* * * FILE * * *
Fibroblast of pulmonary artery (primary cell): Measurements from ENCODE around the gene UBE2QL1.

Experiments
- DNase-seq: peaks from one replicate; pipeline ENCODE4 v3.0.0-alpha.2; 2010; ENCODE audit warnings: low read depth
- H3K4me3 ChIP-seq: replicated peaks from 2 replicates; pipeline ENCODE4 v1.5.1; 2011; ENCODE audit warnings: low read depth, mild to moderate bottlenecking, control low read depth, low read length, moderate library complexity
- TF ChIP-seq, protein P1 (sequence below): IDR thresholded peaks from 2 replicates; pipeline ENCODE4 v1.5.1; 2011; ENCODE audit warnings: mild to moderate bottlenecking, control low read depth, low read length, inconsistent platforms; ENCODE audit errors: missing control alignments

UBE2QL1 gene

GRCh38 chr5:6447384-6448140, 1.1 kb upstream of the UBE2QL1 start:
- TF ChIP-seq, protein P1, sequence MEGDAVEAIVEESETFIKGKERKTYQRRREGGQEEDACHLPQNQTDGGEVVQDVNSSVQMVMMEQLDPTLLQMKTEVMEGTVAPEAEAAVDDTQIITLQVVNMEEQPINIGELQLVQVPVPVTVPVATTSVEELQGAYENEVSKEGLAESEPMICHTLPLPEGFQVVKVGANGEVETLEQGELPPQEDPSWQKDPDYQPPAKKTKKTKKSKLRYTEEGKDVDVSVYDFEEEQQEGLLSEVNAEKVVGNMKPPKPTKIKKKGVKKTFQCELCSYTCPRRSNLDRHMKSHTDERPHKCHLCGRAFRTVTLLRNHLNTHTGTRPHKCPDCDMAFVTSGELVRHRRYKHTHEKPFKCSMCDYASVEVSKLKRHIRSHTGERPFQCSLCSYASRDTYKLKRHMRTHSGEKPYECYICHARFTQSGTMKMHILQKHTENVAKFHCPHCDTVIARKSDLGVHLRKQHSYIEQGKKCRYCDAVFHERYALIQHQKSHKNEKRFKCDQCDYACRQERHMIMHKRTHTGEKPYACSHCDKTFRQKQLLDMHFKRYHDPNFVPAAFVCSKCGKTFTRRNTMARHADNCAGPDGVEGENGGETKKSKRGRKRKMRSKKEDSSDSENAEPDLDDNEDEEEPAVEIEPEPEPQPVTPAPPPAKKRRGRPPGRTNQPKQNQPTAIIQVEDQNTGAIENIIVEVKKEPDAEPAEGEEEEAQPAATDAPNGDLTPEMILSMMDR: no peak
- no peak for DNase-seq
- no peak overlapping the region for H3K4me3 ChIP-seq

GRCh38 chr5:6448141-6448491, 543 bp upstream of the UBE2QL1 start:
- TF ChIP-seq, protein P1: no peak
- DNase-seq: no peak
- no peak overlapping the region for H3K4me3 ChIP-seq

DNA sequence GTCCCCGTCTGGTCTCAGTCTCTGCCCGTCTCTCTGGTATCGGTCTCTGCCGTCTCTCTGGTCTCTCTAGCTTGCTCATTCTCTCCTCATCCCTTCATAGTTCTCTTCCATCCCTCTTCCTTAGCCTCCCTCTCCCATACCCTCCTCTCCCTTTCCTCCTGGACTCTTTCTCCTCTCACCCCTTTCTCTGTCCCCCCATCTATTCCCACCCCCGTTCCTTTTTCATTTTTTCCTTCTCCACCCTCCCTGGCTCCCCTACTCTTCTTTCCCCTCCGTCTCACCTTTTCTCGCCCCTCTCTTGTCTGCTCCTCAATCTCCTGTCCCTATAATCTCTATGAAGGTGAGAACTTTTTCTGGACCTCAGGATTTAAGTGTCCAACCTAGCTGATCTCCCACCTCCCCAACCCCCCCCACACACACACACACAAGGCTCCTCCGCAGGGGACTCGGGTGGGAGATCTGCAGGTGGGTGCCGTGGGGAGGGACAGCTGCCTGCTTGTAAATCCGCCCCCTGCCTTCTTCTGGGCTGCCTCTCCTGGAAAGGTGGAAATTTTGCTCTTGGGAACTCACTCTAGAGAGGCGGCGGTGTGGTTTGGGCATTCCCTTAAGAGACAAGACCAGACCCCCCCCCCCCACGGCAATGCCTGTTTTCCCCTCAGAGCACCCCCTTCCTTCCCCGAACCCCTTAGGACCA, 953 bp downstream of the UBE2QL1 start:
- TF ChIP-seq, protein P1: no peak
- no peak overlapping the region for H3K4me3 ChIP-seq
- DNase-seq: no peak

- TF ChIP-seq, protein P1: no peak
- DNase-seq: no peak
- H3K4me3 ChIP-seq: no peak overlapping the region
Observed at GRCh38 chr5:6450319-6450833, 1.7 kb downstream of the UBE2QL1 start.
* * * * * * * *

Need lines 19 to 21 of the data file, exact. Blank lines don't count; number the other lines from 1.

- TF ChIP-seq, protein P1: no peak
- DNase-seq: no peak
- H3K4me3 ChIP-seq: no peak overlapping the region